After the release of their debut album, they released another single, Roll Over Mary, before calling it a day in 1971. Ahead of their time and lost beyond the infinite, Locomotive’s only debut album is a lost gem and way up there along with other lost classics including; Aphrodite’s Child 666, Arcadium Breathe Awhile, The Trip’s debut album, and Marsupilami’s gorefest conceptual rock opera Arena, But We Are Everything You See is the tour de force lost classic that you must buy before you pass away to see god in the heavenly sky.

Bigelf - Cheat the Gallows

How many newcomers of unbelievable reformations of Progressive Rock bands can you name? I bet you can name a few. I’ve praised some of the new bands like; Heart of Cygnus, Blood Ceremony, and Astra to name a few. But this band, holy shit! You definitely need to buy this album and play this motherfucker up to high voltage. It’s been a great year for reissues, new bands that are coming out of the woodwork and Bigelf is definitely one of them.
Among supporters including James Blunt, Linda Perry, Courtney Love, Alicia Keys, and Dream Theater drummer Mike Portnoy, it is indeed a supporting approval of the future of Prog Rock’s circle has come with full electricity. Not only did Portnoy brought the band on the Progressive Nation tour in October of this year with Zappa Plays Zappa and Scale the Summit in the United States and Canada, but in Europe also which they are signed with Classic Rock Magazine’s independent label, Powerage and Linda Perry’s label, Custard.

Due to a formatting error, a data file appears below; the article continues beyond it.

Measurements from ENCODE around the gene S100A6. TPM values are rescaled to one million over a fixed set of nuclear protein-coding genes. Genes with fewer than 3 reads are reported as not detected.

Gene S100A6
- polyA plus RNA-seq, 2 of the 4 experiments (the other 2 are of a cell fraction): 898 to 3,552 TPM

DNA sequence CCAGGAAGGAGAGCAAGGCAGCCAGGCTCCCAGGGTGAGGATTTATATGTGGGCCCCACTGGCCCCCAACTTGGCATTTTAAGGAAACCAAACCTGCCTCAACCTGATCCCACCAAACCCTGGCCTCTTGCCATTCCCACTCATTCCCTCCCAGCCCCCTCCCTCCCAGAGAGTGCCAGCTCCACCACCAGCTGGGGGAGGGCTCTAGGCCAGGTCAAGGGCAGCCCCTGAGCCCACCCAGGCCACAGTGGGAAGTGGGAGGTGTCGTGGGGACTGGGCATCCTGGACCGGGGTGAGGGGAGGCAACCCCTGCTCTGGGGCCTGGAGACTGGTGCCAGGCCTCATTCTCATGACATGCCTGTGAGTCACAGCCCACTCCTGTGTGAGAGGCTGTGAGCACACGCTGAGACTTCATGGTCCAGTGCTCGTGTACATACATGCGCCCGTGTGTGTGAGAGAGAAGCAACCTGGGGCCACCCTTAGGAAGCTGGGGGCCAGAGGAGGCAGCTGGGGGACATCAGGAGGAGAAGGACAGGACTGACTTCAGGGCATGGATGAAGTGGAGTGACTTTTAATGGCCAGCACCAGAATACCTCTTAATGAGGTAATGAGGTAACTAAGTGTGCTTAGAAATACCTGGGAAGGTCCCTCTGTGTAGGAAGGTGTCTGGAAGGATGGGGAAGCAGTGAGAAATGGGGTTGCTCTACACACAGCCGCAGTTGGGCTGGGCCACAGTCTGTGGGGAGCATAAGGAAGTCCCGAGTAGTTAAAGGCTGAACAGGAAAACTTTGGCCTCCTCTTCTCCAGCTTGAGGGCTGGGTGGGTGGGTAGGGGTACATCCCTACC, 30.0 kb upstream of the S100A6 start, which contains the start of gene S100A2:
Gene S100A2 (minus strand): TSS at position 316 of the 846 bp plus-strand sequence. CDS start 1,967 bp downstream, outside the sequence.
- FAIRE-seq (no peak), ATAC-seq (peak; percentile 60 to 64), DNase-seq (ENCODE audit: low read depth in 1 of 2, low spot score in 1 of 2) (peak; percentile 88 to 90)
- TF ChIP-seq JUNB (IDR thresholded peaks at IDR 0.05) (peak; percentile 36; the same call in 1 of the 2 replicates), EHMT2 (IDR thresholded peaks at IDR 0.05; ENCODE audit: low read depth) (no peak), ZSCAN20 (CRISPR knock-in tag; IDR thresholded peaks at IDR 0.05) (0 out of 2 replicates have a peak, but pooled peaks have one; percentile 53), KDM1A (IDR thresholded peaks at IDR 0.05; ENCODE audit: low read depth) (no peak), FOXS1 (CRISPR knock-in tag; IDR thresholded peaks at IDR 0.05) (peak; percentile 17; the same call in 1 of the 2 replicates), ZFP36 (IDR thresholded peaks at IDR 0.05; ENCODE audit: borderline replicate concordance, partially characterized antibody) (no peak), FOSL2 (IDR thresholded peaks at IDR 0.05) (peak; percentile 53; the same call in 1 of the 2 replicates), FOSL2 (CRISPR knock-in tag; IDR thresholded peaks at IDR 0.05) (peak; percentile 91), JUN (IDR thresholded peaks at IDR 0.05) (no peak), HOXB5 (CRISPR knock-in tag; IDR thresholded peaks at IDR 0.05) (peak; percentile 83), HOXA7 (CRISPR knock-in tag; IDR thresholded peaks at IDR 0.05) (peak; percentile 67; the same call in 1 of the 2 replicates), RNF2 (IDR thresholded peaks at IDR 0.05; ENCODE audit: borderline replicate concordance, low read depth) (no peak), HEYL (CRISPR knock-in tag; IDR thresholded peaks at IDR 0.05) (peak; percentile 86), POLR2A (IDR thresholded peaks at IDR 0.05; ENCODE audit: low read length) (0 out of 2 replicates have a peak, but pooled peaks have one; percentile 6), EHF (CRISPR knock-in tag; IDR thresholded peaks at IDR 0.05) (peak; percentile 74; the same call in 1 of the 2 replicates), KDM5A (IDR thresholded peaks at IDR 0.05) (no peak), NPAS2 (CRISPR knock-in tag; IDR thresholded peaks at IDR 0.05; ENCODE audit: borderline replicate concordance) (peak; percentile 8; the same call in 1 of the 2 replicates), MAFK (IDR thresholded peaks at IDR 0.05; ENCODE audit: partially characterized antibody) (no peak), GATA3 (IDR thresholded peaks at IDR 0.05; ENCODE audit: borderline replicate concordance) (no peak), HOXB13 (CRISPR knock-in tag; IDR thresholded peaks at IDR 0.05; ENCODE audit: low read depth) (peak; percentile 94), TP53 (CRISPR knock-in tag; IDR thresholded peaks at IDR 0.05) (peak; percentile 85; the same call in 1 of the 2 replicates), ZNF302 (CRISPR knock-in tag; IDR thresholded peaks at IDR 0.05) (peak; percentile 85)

It’s really a big push forward for them, but whether you call them; stoner metal, space rock, experimental rock, or progressive metal, you could definitely smell the spaghetti to accept the total mass retain of this four piece band from Los Angeles, California. It’s worth the carriage in your intention that Cheat the Gallows, their fourth album since forming in 1991 to pay homage to a prog-psych version of Deep Purple MK I & II-era, you can basically say that Damon Fox’s vocals are spot on and how it’s been a long road for them to being an underground band to supporters of the Prog Nation tour with Dream Theater. So let me get to the review. This is what is going on here with Cheat the Gallows that will take the listener to boldly go where no prog-head has gone before or beyond before for all prognuts to go crazy over them. And let me say this, their fourth album and me getting into Bigelf, this album here, doesn’t upset me one bit. Add the candy bars of ‘70s rock with; T. Rex, Black Sabbath, Rainbow, Pink Floyd, Deep Purple, and Yes, and you got yourself and full weekday and weekend to chew over which would make Damon Fox a powerful vocal mastermind almost looking like a psychedelic version of the Mad Hatter. But there’s more to put the quarters in the video game machine in the 11 track list of the album’s independent masterpiece.